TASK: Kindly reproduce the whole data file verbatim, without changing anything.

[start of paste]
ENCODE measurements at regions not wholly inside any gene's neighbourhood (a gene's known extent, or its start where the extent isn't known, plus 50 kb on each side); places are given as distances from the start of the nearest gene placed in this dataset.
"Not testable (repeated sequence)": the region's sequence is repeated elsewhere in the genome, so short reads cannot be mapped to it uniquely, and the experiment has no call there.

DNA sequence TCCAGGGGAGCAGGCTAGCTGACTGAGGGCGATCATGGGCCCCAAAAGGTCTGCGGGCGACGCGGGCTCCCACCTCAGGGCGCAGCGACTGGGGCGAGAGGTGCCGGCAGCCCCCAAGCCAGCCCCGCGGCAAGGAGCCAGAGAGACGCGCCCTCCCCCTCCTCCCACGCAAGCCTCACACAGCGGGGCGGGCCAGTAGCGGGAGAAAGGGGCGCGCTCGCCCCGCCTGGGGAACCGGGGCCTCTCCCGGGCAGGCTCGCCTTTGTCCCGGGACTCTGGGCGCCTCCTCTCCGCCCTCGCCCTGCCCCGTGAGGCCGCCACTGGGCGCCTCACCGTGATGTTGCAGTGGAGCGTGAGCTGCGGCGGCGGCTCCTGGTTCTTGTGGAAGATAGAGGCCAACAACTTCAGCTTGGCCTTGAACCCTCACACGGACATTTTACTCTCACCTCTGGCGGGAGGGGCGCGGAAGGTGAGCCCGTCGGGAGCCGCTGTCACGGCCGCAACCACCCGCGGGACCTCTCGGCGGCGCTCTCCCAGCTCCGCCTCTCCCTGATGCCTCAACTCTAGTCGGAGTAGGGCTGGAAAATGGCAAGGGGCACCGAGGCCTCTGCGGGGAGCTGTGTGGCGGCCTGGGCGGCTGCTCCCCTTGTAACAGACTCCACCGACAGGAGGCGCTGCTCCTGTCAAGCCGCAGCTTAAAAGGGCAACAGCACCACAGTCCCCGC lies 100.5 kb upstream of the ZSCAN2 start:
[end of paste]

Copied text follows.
ENCODE measurements at regions not wholly inside any gene's neighbourhood (a gene's known extent, or its start where the extent isn't known, plus 50 kb on each side); places are given as distances from the start of the nearest gene placed in this dataset.
"Not testable (repeated sequence)": the region's sequence is repeated elsewhere in the genome, so short reads cannot be mapped to it uniquely, and the experiment has no call there.

DNA sequence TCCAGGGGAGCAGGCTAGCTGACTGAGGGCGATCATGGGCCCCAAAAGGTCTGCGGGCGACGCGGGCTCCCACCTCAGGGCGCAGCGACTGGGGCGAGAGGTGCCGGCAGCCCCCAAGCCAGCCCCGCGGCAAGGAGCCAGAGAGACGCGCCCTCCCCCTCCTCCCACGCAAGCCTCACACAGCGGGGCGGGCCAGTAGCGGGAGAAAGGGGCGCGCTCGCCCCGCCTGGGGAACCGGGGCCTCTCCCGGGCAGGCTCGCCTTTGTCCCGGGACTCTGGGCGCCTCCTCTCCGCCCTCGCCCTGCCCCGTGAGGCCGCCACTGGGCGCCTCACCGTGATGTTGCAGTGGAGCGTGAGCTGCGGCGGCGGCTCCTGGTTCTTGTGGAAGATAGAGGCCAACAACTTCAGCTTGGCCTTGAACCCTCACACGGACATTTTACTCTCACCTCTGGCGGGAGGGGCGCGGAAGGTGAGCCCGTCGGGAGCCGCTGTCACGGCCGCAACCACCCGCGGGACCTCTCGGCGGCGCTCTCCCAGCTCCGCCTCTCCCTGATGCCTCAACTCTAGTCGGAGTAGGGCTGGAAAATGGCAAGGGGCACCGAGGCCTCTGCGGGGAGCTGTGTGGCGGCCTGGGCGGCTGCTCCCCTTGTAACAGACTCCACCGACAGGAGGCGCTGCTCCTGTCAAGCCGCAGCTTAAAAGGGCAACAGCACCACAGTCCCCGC lies 100.5 kb upstream of the ZSCAN2 start: